Labour has been accused by Skills Minister Matthew Hancock of copying Conservative Party policy with proposals to drop JobSeekers Allowance (JSA) for 18 to 21-year-olds.
Labour leader Ed Miliband’s proposals to instead bring in a parental means-tested youth allowance dependant upon enrolment in training up to level three, were compared to an announcement in October by Prime Minster David Cameron.
Mr Hancock tweeted Shadow Work and Pensions Secretary Rachel Reeves with a link to national media coverage in which Mr Cameron said under-25s would be stripped of benefits to ensure they either ‘earn or learn’, with school-leavers having to take a job, an apprenticeship or remain in education or training.
Mr Hancock’s Twitter message read: “Dear Rachel, imitation is flattery & all that, but you’ve just announced a weak & more costly version of our policy.”
It came on the same the day Mr Miliband endorsed proposals from the Institute for Public Policy Research (IPPR), made in its 270-page Condition of Britain report, to introduce the youth allowance.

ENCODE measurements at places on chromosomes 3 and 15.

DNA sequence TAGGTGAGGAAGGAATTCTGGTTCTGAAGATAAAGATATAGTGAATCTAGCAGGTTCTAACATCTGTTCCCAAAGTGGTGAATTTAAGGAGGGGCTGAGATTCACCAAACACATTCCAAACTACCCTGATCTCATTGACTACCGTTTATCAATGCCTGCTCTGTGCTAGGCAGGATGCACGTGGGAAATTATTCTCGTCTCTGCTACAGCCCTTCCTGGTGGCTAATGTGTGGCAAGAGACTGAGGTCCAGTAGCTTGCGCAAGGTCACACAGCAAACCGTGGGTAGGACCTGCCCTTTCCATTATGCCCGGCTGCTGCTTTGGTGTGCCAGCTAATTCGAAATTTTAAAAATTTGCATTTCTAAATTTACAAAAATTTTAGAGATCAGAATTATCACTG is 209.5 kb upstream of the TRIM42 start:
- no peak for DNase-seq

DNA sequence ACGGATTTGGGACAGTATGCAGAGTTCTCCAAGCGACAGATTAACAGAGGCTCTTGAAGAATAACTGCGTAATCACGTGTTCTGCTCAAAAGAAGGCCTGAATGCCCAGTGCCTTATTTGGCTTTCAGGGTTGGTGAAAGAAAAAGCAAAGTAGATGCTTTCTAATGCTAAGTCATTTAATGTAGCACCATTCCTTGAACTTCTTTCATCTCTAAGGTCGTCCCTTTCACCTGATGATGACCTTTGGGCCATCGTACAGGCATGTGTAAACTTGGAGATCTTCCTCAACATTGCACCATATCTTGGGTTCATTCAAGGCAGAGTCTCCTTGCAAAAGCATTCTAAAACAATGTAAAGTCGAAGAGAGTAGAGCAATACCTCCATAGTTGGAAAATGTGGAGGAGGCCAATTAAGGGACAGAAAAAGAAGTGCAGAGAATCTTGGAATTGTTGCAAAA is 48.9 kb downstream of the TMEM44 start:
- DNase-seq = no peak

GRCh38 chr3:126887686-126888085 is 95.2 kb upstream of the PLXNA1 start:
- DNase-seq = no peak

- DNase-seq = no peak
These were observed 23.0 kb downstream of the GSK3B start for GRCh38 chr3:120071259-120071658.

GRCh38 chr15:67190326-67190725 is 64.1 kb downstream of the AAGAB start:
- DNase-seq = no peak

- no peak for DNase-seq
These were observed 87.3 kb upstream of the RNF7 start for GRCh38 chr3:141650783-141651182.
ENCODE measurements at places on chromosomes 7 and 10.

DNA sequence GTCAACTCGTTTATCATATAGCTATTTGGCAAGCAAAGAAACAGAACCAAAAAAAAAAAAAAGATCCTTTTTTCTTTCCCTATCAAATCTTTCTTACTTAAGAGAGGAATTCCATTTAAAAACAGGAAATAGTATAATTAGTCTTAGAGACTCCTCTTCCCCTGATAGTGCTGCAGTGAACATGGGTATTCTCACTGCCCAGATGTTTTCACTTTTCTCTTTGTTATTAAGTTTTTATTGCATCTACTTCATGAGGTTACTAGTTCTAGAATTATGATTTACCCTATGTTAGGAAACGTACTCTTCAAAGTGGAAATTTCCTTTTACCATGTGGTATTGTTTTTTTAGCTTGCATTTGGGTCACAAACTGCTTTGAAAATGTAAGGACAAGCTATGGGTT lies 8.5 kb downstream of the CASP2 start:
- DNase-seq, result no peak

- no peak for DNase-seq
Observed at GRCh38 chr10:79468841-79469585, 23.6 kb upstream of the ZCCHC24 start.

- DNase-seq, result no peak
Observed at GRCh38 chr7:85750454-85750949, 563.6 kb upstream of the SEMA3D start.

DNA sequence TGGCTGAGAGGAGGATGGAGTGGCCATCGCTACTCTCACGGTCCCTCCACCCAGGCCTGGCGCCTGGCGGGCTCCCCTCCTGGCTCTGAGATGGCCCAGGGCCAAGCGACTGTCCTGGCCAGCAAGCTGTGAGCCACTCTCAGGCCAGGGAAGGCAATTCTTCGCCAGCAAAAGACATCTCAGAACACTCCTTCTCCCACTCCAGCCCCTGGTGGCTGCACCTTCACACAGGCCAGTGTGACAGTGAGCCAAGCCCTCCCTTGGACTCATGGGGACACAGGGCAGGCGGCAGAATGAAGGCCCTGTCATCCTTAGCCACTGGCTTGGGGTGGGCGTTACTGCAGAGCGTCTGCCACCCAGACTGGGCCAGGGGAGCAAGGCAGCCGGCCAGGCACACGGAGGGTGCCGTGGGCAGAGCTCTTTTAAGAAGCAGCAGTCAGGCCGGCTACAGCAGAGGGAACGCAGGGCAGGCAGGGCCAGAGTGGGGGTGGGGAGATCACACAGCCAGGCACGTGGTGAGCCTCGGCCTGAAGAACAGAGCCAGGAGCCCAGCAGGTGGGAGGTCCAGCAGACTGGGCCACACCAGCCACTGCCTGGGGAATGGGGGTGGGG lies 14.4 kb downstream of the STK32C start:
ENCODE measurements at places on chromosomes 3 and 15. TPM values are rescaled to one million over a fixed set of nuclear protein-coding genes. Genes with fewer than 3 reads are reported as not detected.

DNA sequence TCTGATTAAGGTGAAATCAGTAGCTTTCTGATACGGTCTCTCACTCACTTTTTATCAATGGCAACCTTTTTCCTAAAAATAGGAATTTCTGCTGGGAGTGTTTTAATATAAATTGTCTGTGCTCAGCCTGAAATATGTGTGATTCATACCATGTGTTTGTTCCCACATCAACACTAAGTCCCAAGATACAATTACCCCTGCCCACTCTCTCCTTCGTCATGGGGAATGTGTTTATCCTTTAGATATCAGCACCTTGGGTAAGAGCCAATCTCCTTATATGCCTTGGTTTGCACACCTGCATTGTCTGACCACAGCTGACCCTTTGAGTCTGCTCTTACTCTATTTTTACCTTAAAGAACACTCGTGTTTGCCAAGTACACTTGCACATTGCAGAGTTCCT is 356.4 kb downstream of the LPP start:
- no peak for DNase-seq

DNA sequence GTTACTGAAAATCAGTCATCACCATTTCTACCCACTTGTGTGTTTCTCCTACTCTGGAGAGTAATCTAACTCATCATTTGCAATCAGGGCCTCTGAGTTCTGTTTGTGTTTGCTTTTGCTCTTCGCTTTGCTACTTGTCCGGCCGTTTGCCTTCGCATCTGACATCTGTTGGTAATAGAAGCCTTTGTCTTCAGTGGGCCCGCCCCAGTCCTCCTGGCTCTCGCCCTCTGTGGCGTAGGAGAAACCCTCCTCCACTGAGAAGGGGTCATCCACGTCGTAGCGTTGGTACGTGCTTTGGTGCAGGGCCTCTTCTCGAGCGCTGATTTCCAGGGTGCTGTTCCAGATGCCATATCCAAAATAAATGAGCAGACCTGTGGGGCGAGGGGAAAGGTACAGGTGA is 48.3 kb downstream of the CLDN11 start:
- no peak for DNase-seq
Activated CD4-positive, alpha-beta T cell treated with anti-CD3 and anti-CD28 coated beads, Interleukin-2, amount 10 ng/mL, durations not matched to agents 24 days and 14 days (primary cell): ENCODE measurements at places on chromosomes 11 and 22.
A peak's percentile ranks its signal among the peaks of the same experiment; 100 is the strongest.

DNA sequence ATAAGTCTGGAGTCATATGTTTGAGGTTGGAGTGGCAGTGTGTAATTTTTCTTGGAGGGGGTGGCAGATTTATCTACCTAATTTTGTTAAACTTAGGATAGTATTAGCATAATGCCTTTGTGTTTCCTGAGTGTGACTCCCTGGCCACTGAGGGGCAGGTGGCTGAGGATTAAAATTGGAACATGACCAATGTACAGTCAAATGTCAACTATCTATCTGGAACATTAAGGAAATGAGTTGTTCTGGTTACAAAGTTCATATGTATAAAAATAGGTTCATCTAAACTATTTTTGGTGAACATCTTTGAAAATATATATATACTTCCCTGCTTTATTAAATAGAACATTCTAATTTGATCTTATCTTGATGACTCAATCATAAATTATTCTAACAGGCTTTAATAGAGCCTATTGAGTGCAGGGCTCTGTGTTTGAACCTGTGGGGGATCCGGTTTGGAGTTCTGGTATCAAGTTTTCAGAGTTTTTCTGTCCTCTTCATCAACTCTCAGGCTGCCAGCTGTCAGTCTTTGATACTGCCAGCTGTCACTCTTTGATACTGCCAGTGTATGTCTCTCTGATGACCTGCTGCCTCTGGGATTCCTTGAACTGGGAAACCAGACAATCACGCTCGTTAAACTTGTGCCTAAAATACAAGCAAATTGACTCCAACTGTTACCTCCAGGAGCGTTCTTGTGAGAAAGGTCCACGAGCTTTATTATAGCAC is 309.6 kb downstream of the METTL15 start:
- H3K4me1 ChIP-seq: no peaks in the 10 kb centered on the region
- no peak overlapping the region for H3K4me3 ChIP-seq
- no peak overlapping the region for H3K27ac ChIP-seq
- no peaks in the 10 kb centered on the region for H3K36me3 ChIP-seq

The measure is expected to affect around 100,000 18 to 21-year-olds, but and those with a family income of more than £42,000 a-year would not be entitled.
Mr Miliband, speaking on Thursday (June 19) at the launch of the IPPR report, said: “We can’t succeed as a country with unskilled young people going from benefits to low paid work and back again without proper skills. Because it doesn’t give business the productive workforce they need.
“And it costs the taxpayer billions of pounds in extra welfare spending and lower productivity. So we’re going to change it.
“What the proposals in this report show is that we can address these issues and reform welfare in a way that is progressive not punitive.
“And a Labour government will get young people to sign up for training, not sign on for benefits.
“So for 18 to 21-year-olds, we will replace JSA with a new youth allowance. An allowance dependent on young people being in training. And targeted at those who need it most.
“These are the right principles: Britain’s young people who don’t have the skills they need for work should be in training not on benefits.”
It was reported that the reform would affect around seven out of 10 of the 18 to 21-year-olds currently claiming JSA, and initially save £65m.
Ms Reeves, speaking earlier in the day during an interview with the Today programme, said: “The youth allowance that will replace JSA will be paid at £57 a week, which is the same as young person’s JSA but it will be means-tested on parental income. It is tapered off between £20,000 and £42,000.
“It is treating people in FE in the same way as we treat people in higher education. It is not saying all young people are required to go back and get this training; it is if people don’t have level three qualifications — the equivalent of an A-level.”